The Sun Herald got a call this week from a Pascagoula man who was worried about a huge, old Live oak he discovered tucked away on a vacant lot near the beach in Biloxi.
He and his wife had gone through a string of medical scares and were taking the time to celebrate their anniversary at the Double Tree near the I-110 loop. Turning around at the hotel parking lot off Hopkins Boulevard, they drove onto the property opposite the hotel and found a tree that took their breath away and embedded itself in their hearts.
It’s too far back on the lot to see from U.S. 90, and it’s hidden among other big Live oaks.
He said he remembered it being three stories tall and pristine. The uncut Live oak limbs spread out to a 150-foot diameter. Passing the site recently, he noticed black construction fencing around the lot and called.
“It’s more awesome than any oak tree I’ve seen anywhere,” he said. “It would just be a crime if they destroy that tree. I feel so passionate, that I’d go chain myself to it. It’s like the sequoias.”
Biloxi spokesman Vincent Creel described it as “massive.” City Arborist Eric Nolan called it “an absolute monster.”
Pictures don’t do it justice.
Answering the phone number on a lot for sale next door to it, John Kavanagh said the tree is near the north property line and he was worried too.
“Even with the tree ordinance in place, developers seem to have a way around it,” he said.
He said, “in our community, it’s in our best interest” to make sure trees like this are protected. Mayor Andrew “FoFo” Gilich also expressed interest in protecting the tree, and sent Creel to take pictures of it, Creel said.
What’s coming to the lot is 66 suites and a swimming pool — a multi-story LaQuinta Inn at 950 Beach Boulevard.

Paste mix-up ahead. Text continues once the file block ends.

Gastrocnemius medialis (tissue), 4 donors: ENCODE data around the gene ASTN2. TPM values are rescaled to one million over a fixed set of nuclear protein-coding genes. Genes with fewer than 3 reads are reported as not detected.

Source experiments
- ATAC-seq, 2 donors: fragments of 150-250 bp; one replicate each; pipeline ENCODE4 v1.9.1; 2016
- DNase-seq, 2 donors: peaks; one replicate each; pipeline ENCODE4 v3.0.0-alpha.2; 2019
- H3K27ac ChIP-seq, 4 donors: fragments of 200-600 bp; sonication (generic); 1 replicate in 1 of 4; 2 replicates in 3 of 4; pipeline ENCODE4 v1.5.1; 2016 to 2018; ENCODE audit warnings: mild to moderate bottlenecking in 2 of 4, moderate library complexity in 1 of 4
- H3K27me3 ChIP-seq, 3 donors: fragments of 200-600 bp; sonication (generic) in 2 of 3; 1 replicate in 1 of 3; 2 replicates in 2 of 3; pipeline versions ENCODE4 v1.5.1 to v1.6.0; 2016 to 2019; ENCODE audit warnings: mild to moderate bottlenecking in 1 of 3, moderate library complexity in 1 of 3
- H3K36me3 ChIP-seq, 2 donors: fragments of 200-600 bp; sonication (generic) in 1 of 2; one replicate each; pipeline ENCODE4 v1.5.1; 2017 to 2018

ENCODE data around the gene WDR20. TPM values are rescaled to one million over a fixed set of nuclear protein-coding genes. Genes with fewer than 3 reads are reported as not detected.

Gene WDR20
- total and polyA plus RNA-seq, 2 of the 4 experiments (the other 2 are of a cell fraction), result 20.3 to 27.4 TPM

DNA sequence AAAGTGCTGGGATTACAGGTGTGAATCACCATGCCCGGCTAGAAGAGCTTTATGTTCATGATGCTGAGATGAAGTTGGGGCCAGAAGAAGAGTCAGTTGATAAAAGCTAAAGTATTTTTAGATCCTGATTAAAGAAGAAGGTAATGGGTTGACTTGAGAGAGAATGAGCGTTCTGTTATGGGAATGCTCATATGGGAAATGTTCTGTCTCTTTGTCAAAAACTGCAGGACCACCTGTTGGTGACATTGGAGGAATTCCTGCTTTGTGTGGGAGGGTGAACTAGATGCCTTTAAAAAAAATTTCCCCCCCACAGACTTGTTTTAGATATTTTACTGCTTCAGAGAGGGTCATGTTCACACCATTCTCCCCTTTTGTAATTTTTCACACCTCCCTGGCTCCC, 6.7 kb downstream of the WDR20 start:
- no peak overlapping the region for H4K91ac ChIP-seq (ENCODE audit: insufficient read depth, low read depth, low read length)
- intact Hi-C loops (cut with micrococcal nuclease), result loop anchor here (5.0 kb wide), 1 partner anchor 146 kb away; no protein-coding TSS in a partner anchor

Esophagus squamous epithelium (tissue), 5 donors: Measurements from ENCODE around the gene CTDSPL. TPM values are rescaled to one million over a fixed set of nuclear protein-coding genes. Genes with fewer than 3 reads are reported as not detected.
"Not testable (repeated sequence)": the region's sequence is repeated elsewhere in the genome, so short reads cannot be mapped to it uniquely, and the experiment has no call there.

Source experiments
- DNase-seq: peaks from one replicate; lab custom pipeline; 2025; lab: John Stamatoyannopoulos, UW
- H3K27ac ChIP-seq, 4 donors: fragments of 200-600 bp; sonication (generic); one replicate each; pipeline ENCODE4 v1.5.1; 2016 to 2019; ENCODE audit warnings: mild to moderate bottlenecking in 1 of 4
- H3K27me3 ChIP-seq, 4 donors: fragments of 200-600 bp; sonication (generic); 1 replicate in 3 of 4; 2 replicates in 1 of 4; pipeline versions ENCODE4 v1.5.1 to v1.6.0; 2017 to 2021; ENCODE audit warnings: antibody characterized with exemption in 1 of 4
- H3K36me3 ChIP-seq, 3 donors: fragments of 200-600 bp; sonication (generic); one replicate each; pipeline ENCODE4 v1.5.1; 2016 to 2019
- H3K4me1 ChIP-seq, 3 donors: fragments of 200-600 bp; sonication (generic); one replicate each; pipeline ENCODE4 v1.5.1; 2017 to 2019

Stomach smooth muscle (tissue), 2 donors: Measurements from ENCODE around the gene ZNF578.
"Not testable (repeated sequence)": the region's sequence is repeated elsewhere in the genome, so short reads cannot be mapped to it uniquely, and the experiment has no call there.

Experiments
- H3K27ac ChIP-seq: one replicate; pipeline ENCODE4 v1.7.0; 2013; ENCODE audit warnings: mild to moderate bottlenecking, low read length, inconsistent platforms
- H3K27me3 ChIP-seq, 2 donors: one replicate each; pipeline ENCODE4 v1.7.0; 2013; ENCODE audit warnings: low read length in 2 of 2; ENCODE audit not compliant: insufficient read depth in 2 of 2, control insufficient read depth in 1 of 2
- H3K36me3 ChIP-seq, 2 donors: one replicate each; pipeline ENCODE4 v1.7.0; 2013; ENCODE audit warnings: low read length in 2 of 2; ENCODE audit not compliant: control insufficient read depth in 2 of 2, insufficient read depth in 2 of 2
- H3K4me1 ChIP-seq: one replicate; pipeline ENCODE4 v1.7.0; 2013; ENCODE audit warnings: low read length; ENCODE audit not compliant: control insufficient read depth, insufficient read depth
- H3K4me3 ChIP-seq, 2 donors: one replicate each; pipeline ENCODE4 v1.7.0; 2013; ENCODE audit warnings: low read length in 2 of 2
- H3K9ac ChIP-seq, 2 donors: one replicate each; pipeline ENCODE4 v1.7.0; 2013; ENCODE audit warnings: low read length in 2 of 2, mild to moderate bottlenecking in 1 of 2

The site plan is done and Nolan said three smaller trees on the lot will be cut so the four-story hotel can be built as close to the highway as possible and leave room on the back of the lot for the ancient oak. Two other large oaks will be preserved.
According to the site plan, which he expects the developers to follow, the massive oak will have paving three-quarters of the way around it, mostly on old foundations and driveways that already exist near the tree from the homestead that had been there.
The hotel contractors agreed to use an existing driveway in order to keep the root systems on the trees as undisturbed as possible.
The monster tree will lose the large lower limb to the west, or left side in the picture, that is at least 15 inches in diameter.
The broken pavement that is around it now, where grass is growing up through the cracks, will be paved over solid. Pavement will not go right up to the tree trunk.
Nolan said he is satisfied with the compromises in favor of this tree.
“Losing a limb on a tree as not as crucial to me as impacting the root system. That’s when all things spin out of control,” he said. “As long as we keep the root damage to a minimum, we’re in good shape.”
Roots will cross under the pavement and find an area for more water and air, he said.
And when the contractor for LaQuinta moves onto the site to start work, Nolan said he will be there.